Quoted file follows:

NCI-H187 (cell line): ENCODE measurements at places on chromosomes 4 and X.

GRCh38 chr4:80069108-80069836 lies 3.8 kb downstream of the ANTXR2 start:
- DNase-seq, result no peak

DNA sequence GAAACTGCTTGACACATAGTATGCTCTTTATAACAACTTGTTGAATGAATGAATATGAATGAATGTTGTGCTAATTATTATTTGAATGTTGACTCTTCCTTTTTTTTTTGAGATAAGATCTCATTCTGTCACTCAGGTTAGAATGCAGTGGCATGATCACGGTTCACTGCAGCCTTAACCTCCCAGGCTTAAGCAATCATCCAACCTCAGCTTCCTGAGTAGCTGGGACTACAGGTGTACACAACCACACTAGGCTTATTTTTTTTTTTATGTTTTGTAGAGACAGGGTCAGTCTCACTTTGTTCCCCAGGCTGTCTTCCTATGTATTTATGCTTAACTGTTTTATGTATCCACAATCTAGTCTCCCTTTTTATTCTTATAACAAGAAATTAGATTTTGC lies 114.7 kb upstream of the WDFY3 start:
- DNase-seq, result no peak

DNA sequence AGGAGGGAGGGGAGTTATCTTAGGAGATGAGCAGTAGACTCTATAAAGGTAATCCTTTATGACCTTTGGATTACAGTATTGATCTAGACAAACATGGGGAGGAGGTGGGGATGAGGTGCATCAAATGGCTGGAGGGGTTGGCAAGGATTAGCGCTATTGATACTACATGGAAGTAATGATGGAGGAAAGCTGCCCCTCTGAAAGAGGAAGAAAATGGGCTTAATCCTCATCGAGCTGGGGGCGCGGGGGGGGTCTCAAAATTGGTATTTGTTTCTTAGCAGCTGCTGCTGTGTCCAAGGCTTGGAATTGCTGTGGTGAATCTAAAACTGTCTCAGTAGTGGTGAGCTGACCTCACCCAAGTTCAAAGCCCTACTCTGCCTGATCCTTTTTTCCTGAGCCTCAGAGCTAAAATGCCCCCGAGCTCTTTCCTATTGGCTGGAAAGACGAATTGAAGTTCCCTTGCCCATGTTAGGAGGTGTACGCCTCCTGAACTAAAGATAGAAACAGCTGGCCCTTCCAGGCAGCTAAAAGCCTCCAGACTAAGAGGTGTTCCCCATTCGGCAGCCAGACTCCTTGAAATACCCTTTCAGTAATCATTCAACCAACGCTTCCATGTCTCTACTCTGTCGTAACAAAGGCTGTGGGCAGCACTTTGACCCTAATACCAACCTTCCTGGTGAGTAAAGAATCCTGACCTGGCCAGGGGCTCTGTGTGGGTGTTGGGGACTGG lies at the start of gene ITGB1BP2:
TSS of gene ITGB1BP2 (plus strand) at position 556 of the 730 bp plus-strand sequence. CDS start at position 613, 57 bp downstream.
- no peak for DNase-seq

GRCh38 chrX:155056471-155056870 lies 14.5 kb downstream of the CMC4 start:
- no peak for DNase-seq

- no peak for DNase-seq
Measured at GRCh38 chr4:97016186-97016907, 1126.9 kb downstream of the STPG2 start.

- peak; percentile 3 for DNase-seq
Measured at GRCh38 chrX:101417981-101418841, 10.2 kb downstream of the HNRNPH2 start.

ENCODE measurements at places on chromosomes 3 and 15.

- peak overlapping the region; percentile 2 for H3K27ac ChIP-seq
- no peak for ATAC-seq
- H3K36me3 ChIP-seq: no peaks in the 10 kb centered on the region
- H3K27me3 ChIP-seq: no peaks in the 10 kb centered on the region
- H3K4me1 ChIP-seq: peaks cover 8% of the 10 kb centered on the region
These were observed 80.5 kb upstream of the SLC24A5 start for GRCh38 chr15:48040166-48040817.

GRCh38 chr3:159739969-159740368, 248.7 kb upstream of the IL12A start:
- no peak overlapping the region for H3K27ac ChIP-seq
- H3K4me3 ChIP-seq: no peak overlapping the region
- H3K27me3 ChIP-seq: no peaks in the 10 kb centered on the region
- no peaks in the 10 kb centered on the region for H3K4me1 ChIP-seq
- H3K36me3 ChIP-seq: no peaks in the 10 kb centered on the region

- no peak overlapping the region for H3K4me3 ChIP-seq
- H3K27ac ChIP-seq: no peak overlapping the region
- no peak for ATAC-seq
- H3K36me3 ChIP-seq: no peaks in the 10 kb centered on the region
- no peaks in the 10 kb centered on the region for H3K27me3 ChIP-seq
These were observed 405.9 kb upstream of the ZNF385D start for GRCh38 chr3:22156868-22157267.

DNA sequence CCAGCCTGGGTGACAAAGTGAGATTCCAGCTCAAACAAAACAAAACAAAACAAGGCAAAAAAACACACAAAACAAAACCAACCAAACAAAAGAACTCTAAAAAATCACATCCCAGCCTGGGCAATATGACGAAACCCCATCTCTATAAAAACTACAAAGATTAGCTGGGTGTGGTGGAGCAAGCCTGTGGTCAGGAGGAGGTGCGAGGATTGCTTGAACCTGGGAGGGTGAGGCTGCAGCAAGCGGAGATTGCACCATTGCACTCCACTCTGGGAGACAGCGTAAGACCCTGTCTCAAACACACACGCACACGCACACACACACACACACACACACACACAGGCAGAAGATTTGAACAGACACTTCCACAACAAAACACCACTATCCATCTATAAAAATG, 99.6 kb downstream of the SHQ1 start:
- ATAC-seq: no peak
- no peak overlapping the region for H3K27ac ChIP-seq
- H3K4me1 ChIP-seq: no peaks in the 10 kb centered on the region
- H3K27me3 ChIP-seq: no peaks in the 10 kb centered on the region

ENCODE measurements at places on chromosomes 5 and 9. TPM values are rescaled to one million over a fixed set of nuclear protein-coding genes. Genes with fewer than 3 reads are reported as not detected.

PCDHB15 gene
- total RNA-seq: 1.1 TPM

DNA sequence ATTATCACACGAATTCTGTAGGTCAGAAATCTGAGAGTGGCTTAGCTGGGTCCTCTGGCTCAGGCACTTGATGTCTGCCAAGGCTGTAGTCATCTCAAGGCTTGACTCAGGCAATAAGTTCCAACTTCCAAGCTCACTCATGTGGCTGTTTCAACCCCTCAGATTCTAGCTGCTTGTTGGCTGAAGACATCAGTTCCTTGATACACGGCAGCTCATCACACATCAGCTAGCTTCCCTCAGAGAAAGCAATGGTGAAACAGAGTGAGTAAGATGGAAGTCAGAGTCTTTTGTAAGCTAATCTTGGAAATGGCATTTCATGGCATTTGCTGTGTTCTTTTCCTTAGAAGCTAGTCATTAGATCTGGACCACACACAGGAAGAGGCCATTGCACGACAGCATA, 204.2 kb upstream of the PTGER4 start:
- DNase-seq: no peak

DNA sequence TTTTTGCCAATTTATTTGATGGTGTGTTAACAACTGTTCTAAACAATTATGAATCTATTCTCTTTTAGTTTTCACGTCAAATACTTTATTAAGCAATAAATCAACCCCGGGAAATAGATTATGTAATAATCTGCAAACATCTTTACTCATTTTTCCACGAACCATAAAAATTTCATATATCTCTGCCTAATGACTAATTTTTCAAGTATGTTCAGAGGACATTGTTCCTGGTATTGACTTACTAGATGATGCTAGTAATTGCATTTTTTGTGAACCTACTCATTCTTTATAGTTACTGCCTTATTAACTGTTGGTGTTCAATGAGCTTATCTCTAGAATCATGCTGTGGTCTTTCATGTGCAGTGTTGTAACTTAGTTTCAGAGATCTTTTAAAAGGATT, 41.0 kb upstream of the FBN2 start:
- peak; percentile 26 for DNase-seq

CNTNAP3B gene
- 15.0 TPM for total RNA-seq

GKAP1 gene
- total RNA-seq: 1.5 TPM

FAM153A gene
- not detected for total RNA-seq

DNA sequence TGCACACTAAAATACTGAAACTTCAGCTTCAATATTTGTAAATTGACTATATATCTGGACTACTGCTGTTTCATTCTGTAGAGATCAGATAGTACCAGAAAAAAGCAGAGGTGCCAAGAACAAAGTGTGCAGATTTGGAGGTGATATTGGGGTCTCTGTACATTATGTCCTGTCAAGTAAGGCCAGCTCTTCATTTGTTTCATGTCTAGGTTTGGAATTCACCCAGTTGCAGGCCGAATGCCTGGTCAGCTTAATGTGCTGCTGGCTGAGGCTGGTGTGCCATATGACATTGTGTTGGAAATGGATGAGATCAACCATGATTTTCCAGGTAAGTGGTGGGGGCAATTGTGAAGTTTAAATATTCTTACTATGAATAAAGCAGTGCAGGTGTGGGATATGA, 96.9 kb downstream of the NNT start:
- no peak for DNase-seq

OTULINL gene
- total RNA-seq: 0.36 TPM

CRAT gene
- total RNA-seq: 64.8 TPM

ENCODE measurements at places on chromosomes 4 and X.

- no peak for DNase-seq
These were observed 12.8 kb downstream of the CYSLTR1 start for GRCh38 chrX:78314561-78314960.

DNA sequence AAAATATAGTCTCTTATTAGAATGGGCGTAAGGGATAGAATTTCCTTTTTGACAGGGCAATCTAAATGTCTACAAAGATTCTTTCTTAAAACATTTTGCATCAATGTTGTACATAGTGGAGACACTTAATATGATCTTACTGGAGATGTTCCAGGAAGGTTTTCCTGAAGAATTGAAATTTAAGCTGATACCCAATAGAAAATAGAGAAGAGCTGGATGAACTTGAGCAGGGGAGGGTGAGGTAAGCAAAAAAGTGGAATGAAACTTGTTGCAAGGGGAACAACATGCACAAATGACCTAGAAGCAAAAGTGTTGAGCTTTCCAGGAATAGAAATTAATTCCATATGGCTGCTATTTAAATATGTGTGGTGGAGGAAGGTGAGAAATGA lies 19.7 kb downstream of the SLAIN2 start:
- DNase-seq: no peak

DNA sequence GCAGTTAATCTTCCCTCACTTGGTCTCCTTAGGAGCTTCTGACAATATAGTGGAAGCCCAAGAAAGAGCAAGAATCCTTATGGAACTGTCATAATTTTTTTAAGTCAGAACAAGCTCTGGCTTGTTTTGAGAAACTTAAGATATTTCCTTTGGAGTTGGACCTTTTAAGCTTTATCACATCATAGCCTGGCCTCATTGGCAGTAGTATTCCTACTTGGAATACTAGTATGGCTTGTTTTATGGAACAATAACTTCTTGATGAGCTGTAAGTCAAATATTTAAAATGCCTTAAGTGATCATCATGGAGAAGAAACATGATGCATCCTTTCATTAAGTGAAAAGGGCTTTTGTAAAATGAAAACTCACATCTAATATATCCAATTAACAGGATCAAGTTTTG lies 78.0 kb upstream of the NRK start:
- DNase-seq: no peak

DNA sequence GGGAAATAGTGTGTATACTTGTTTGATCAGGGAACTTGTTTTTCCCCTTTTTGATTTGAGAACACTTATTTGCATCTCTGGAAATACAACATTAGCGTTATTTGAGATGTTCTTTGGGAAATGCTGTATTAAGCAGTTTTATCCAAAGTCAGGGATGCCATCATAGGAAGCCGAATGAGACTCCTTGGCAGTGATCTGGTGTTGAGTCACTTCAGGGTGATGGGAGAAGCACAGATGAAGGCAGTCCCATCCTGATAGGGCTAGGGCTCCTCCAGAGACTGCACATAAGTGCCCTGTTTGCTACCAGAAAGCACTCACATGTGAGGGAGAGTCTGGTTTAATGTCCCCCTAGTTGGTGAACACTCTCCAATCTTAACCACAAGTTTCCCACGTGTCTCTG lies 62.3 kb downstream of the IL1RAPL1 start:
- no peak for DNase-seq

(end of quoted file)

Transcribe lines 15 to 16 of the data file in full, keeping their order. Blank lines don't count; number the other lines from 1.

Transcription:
ENCODE measurements at places on chromosomes 3 and 15.

- peak overlapping the region; percentile 2 for H3K27ac ChIP-seq